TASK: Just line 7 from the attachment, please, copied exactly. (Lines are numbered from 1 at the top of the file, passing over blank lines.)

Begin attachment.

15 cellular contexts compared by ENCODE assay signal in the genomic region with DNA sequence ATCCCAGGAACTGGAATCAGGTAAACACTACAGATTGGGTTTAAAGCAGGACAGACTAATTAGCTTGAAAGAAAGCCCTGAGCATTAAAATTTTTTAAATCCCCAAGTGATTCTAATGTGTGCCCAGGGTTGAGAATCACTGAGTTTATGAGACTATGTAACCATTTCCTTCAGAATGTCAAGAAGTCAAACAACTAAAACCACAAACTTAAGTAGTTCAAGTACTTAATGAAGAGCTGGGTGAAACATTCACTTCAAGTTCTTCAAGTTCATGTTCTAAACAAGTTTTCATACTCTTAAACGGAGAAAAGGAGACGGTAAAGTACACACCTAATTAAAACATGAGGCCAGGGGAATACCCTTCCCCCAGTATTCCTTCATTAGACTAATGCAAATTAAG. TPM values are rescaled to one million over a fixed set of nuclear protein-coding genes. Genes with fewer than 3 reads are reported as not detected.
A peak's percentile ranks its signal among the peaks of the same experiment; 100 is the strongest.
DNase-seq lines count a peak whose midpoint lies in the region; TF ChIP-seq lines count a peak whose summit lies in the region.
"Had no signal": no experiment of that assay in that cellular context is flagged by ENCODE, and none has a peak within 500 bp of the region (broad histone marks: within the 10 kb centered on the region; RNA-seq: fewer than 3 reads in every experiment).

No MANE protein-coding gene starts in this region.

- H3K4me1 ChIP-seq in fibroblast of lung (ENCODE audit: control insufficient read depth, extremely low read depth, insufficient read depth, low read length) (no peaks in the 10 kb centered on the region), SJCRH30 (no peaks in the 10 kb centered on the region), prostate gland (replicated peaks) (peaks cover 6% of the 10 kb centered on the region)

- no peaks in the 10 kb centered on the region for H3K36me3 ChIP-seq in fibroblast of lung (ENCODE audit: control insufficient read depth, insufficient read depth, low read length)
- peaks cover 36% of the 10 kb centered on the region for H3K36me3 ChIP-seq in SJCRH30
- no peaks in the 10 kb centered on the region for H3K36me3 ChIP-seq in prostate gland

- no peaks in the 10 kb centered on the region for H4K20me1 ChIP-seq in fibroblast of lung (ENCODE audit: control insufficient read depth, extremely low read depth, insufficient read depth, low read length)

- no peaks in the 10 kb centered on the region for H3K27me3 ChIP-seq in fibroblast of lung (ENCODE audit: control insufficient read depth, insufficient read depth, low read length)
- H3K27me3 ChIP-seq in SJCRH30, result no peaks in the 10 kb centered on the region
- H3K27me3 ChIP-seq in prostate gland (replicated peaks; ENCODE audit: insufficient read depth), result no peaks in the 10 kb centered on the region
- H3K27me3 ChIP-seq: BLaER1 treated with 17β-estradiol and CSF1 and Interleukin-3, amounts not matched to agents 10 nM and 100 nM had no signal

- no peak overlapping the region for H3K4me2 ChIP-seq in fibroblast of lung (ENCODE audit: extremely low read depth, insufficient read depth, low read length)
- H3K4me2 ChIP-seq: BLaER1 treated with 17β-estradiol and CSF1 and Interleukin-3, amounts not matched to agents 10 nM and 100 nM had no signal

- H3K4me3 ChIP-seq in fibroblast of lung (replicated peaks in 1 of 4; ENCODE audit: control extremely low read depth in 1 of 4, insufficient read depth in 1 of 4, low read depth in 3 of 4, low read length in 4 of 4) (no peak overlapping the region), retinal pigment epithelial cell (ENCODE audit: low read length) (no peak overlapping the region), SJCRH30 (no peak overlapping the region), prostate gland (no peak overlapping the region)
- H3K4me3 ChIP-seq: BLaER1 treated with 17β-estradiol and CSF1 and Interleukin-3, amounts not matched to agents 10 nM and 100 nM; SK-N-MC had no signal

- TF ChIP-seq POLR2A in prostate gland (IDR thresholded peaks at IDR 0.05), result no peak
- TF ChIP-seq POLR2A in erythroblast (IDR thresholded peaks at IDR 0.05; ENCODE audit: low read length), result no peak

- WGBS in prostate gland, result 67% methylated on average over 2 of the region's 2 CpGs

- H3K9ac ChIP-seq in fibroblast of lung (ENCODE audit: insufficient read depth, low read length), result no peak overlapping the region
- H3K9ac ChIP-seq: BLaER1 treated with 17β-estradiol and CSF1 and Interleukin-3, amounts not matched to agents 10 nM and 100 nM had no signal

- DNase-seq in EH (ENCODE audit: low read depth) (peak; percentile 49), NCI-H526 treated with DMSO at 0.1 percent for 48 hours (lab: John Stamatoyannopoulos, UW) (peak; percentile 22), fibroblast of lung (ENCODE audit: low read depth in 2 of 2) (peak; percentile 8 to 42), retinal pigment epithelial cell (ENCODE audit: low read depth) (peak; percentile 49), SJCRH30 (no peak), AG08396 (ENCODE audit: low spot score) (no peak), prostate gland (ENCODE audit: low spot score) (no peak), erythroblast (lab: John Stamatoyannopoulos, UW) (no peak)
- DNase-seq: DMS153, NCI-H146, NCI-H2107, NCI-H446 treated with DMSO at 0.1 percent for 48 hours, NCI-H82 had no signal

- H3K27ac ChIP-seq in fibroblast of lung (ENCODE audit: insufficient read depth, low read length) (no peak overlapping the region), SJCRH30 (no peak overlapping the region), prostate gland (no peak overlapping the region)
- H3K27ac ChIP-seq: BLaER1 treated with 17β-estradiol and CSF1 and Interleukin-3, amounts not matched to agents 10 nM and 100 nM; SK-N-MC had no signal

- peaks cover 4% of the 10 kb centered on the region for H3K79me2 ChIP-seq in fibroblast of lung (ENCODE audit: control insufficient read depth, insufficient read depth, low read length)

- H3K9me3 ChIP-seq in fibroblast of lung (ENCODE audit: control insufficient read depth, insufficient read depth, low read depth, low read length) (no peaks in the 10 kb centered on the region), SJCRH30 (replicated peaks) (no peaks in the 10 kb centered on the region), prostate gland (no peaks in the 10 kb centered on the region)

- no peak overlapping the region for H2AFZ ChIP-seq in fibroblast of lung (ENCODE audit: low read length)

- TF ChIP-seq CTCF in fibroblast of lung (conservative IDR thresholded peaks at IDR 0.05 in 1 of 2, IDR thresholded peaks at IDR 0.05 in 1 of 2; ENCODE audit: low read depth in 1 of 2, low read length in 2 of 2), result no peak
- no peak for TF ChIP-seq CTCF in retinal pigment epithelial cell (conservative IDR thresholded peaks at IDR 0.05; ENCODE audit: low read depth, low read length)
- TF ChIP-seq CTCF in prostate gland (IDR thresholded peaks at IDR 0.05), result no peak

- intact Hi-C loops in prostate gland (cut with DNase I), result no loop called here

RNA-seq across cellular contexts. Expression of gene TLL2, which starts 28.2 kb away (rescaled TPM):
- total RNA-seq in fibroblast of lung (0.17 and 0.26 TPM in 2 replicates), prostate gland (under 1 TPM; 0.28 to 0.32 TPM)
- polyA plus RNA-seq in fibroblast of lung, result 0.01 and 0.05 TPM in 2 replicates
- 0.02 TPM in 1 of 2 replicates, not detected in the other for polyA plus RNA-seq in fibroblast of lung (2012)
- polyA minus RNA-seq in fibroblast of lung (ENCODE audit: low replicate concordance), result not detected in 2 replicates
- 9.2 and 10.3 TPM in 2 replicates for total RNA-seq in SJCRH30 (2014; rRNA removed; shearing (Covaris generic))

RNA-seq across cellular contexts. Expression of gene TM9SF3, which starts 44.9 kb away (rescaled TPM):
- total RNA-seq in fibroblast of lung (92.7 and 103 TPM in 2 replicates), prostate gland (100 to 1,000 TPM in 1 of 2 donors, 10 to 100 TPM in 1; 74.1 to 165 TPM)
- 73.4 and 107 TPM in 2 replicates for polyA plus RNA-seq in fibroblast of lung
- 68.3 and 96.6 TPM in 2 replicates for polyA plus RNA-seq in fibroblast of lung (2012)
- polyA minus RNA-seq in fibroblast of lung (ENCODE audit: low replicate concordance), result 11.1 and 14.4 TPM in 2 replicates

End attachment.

- no peaks in the 10 kb centered on the region for H3K36me3 ChIP-seq in fibroblast of lung (ENCODE audit: control insufficient read depth, insufficient read depth, low read length)